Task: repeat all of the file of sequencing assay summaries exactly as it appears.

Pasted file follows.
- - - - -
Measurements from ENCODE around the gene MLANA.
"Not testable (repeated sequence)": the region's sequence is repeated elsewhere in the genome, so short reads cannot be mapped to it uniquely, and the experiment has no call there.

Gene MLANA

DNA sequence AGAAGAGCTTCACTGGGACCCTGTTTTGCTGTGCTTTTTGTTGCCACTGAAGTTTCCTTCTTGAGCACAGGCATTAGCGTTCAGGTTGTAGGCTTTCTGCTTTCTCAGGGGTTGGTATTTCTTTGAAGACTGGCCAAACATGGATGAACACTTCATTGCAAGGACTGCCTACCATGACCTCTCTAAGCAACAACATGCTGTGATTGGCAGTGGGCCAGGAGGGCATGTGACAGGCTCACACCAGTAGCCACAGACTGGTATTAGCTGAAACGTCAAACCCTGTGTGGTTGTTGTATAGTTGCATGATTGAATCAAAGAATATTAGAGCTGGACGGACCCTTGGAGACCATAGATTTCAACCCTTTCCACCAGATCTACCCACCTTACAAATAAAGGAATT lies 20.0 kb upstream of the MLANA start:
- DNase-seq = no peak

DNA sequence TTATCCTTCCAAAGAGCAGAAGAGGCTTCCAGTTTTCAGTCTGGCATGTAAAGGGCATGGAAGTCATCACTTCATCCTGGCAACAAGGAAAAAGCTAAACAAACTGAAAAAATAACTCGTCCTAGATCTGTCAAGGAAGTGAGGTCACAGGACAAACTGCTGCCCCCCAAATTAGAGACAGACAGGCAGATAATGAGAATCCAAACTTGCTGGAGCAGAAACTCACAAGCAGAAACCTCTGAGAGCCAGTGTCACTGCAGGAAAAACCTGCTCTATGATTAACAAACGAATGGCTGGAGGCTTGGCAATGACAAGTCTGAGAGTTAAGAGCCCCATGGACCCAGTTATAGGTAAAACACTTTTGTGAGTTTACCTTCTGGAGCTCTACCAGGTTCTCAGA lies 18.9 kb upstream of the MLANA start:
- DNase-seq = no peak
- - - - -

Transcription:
Measurements from ENCODE around the gene MLANA.
"Not testable (repeated sequence)": the region's sequence is repeated elsewhere in the genome, so short reads cannot be mapped to it uniquely, and the experiment has no call there.

Gene MLANA

DNA sequence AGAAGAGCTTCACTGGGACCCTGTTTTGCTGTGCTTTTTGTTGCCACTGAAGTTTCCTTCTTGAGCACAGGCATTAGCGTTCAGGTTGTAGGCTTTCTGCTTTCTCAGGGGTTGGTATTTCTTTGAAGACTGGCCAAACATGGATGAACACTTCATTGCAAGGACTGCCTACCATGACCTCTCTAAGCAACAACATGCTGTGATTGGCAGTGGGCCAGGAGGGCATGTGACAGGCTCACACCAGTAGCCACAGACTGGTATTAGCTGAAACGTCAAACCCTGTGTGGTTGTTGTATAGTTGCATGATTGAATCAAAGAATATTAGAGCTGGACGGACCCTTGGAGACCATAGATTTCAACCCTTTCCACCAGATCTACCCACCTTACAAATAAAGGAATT lies 20.0 kb upstream of the MLANA start:
- DNase-seq = no peak

DNA sequence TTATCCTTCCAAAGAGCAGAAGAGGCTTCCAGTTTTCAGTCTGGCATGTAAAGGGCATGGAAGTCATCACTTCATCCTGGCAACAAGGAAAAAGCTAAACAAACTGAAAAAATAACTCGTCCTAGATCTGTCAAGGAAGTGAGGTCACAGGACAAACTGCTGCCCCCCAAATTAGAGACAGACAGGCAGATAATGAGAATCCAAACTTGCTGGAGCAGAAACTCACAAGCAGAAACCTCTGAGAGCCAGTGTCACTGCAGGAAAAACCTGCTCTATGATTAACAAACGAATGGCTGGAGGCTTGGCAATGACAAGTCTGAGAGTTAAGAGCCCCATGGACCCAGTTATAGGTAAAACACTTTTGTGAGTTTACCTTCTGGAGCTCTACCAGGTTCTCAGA lies 18.9 kb upstream of the MLANA start:
- DNase-seq = no peak